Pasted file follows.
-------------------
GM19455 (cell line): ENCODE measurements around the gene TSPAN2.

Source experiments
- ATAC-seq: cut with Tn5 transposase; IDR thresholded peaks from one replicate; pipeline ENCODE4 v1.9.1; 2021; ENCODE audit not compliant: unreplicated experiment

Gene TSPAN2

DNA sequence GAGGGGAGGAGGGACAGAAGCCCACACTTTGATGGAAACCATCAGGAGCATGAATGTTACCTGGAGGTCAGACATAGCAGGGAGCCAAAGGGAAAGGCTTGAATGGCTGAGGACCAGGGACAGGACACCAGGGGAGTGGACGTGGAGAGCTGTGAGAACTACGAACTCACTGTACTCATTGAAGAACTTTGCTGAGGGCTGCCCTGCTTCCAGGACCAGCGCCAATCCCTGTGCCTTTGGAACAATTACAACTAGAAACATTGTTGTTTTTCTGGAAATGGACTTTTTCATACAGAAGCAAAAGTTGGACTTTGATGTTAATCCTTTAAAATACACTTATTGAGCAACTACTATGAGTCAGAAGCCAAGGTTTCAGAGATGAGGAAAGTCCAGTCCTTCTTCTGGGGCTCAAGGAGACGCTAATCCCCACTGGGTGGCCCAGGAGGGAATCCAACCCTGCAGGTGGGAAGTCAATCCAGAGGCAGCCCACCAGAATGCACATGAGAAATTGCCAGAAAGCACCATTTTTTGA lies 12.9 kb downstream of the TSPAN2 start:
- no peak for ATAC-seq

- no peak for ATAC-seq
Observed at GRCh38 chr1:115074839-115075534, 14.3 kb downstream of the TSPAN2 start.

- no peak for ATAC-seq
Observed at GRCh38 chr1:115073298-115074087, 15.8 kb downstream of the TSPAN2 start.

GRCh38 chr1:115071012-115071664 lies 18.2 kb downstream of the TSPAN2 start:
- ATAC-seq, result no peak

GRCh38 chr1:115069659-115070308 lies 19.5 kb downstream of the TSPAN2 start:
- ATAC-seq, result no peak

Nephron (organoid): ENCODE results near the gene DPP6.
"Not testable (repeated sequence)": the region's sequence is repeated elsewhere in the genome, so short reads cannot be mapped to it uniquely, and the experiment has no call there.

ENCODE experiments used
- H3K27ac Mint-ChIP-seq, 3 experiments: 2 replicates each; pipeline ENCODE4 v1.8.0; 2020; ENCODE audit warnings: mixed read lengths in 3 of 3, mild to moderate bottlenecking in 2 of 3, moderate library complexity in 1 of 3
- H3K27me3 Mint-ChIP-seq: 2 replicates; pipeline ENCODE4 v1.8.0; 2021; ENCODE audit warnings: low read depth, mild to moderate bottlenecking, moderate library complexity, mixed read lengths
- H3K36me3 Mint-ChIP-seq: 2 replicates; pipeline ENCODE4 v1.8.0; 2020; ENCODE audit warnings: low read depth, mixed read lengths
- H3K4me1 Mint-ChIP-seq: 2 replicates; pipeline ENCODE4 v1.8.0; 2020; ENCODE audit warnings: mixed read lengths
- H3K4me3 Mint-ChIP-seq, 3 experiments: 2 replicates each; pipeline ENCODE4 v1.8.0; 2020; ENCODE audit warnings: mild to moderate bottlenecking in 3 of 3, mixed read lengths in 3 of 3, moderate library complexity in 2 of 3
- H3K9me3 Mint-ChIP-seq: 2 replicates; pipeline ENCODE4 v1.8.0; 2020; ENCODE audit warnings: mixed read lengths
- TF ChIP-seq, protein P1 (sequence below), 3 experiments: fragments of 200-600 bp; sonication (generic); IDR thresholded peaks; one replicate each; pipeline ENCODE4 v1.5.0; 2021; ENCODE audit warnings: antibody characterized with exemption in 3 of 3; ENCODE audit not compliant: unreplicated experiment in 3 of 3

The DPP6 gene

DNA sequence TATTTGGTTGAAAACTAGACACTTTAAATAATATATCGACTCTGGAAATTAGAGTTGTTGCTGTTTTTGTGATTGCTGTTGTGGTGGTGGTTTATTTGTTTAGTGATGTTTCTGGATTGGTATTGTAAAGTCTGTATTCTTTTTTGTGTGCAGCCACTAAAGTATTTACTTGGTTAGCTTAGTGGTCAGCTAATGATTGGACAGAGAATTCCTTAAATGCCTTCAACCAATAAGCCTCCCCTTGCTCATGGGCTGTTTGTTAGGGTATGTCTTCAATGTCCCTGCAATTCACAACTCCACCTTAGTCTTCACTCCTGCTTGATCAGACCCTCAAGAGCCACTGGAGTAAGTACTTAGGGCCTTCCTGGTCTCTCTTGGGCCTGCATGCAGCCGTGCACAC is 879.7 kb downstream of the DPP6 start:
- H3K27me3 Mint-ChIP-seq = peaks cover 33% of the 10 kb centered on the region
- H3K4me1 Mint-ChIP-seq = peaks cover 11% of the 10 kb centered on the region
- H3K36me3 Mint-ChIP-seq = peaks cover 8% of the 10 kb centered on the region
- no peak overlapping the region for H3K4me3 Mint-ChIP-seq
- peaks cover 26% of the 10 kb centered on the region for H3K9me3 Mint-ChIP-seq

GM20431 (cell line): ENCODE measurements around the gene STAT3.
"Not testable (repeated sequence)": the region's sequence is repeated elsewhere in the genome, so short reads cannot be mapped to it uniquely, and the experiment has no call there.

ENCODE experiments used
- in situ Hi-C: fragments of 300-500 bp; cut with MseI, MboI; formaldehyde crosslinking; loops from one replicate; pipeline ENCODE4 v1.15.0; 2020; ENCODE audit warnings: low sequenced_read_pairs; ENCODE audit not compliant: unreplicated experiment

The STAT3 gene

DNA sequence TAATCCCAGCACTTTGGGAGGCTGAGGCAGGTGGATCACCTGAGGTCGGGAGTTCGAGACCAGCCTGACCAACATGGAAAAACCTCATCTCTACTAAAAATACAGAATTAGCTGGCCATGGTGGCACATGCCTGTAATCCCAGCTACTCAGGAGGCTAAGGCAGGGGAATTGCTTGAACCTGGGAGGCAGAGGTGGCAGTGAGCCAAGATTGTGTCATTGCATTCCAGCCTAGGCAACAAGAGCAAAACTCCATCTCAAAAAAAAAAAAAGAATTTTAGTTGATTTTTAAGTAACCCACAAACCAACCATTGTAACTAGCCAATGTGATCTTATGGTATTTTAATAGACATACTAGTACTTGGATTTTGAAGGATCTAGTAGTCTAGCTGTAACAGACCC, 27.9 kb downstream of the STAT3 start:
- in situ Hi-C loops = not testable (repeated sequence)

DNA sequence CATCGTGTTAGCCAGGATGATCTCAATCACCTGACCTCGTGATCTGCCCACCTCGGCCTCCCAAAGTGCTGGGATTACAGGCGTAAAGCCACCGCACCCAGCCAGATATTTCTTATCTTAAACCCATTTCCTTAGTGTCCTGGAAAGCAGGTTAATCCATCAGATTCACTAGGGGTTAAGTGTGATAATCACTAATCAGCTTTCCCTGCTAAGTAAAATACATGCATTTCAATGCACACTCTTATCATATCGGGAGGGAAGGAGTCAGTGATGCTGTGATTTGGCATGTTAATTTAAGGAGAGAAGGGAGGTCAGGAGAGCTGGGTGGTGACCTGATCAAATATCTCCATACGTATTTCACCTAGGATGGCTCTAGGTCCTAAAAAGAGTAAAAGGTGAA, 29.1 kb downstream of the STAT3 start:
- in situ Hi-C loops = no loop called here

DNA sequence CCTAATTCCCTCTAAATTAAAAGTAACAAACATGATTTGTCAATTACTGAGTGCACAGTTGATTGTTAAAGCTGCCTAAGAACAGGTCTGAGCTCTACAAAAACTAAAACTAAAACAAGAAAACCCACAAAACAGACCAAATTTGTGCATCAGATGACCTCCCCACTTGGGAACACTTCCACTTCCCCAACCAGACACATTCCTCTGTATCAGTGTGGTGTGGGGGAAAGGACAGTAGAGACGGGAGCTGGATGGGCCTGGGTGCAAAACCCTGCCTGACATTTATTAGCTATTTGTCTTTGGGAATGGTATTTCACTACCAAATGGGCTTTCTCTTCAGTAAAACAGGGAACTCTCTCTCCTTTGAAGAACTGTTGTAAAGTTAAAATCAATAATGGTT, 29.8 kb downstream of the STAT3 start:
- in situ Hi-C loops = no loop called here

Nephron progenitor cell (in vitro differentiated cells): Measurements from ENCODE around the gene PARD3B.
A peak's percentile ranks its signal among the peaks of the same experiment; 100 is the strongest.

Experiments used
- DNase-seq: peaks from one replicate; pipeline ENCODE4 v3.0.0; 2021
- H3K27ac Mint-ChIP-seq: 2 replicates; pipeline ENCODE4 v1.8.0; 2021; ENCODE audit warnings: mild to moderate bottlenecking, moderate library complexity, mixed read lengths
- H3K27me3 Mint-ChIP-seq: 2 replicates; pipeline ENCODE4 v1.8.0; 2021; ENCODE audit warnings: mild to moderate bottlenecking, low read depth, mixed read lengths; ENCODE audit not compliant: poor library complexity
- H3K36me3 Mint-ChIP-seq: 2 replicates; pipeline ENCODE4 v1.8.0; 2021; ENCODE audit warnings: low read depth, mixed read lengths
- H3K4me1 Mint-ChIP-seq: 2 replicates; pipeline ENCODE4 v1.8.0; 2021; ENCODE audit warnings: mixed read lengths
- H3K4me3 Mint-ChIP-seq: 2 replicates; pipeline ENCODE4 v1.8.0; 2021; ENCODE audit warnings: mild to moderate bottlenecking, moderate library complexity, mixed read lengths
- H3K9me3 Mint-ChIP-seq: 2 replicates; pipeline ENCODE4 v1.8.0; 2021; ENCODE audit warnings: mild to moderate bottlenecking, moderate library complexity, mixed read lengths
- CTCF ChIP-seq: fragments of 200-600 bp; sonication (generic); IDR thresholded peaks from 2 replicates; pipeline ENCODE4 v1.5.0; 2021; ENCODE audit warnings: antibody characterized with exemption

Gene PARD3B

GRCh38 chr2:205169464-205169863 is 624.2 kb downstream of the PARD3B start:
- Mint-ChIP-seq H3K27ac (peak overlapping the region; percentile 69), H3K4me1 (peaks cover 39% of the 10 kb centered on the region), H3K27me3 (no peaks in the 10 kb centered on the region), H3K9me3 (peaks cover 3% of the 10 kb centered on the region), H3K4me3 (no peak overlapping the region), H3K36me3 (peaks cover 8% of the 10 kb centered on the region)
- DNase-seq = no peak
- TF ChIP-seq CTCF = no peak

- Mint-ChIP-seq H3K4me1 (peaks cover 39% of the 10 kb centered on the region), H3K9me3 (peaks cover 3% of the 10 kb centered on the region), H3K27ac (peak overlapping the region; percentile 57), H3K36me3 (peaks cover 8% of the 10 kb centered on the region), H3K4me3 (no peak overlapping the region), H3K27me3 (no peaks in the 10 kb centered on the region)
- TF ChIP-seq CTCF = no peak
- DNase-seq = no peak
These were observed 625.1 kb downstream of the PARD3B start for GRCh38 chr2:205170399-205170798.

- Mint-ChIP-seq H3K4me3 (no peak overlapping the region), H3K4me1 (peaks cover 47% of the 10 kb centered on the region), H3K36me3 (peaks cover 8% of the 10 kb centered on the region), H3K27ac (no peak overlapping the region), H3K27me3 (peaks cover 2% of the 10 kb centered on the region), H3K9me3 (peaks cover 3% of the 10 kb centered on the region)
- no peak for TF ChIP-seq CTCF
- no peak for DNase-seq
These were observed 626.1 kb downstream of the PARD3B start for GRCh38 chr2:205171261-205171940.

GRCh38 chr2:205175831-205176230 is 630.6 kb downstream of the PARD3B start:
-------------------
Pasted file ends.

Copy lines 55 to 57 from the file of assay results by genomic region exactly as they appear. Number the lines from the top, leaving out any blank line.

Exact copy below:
GRCh38 chr2:205169464-205169863 is 624.2 kb downstream of the PARD3B start:
- Mint-ChIP-seq H3K27ac (peak overlapping the region; percentile 69), H3K4me1 (peaks cover 39% of the 10 kb centered on the region), H3K27me3 (no peaks in the 10 kb centered on the region), H3K9me3 (peaks cover 3% of the 10 kb centered on the region), H3K4me3 (no peak overlapping the region), H3K36me3 (peaks cover 8% of the 10 kb centered on the region)
- DNase-seq = no peak